HMIC is concerned with the time taken to investigate allegations, and the failure to record routinely the ethnicity of staff who were the subject of allegations.
To what extent are forces recording crimes in accordance with the Home Office Counting Rules?
This question has not been inspected or graded in 2015.
How well does the force understand, engage with and treat fairly the people it serves to maintain and improve its legitimacy?
HMIC found a clear understanding throughout South Wales Police of the importance of effective engagement. The force has a comprehensive understanding at both a strategic and local level of the communities it serves. There is an effective understanding, at all levels, of the link between engagement and legitimacy and its importance.
Neighbourhood profiles are used to good effect and the force has shown innovation and energy when engaging with some of its most difficult local areas which had previously disengaged with the police. Engagement is inclusive with good links with young people, elderly people and a range of ethnic groups.
South Wales Police has many existing channels to inform the public of its activities and is tailoring its engagement to the needs of the community. It uses volunteers in important and novel ways.
There is a good understanding of the National Decision Model (the framework by which all policing decisions should be made, examined and challenged) and this, together with the commitment to customer care and specific training, ensure that all staff in South Wales Police are aware of how they should treat and engage with their communities.
HMIC is satisfied that officers and staff in South Wales Police understand their communities, engage effectively and treat people with fairness and respect; however, we are concerned that the force has no process in place to provide staff with the opportunity to record their views and concerns, anonymously if necessary, and additionally that the force does not monitor the ethnicity of members of the public who have cause to complain.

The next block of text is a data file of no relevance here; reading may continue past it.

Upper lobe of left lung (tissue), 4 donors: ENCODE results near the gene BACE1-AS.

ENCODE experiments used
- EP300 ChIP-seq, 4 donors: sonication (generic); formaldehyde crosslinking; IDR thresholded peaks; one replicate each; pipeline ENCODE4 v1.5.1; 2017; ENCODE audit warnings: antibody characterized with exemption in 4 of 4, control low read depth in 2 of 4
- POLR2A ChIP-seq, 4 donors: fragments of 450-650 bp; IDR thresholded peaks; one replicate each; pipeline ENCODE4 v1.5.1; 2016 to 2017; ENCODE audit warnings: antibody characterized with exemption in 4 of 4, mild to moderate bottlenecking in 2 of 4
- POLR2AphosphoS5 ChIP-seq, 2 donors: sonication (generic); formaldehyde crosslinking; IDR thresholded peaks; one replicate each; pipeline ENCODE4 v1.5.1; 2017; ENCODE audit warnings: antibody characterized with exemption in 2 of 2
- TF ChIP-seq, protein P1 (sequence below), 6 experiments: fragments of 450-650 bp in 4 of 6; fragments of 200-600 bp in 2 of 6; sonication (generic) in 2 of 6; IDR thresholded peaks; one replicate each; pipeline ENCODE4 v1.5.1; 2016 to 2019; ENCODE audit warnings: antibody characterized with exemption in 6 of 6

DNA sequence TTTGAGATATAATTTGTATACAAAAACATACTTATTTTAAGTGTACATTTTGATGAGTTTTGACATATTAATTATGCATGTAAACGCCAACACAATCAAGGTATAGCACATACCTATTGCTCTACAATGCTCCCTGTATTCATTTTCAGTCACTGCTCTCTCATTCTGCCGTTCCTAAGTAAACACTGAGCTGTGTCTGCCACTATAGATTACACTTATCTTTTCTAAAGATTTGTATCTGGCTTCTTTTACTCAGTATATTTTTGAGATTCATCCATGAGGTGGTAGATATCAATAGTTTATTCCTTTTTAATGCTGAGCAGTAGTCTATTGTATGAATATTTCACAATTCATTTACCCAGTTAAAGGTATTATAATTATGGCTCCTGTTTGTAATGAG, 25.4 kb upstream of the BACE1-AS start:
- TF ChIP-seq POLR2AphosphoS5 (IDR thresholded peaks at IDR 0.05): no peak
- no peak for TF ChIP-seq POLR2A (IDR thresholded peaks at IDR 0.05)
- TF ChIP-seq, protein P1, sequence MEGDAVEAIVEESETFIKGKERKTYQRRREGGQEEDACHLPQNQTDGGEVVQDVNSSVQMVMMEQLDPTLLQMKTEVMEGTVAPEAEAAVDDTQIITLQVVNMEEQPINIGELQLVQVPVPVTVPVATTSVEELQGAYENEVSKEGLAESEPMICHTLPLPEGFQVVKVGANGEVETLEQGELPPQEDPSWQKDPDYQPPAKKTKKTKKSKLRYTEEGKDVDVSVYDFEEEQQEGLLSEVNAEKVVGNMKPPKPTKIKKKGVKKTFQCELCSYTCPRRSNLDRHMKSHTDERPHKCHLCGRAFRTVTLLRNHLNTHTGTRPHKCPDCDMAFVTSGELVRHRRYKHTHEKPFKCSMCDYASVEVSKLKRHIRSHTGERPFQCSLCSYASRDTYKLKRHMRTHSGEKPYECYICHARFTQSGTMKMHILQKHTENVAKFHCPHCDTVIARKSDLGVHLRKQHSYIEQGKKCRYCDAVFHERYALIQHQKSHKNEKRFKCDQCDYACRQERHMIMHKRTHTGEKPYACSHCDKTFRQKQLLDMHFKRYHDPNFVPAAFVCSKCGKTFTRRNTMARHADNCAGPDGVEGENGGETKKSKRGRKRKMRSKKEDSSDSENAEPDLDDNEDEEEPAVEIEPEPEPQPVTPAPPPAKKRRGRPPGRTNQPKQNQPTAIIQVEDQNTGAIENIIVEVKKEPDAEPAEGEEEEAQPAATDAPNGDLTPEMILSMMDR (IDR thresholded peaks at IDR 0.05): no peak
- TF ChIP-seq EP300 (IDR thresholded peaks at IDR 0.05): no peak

To what extent are decisions taken on the use of stop and search and Taser fair and appropriate?
HMIC found that, while South Wales Police has clear plans in place, it does not comply with most aspects of the Best Use of Stop and Search scheme. There is limited understanding of the scheme among staff, and any monitoring that does occur is based on minimum data. There is no publication of data on either the force website or the police.uk website. HMIC is also concerned that reasonable grounds for stop and search encounters are not recorded properly, and that there is no supervision or oversight of these powers.
Taser-trained officers are aware of the National Decision Model and understand its application. HMIC is satisfied that the use of Taser in South Wales Police is fair and appropriate.
As South Wales Police was not compliant in three or more aspects of the Best Use of Stop and Search Scheme in 2015, HMIC revisited the force in 2016 to assess improvements made since the initial inspection.
Best Use of Stop and Search letter – South Wales Police
Areas for improvement
- The force should ensure that stop and search records include sufficient reasonable grounds to justify the lawful use of the power, and that officers fully understand the grounds required to stop and search.
- None of the stop and search forms we considered had been subject to any supervision or oversight. The force should ensure that adequate supervision takes place to ensure that stop and search encounters are conducted lawfully and fairly.
- The force should put in place an action plan setting out how it will comply with all the features of Best Use of Stop and Search scheme. HMIC will revisit the force within six months to determine what improvements have been made.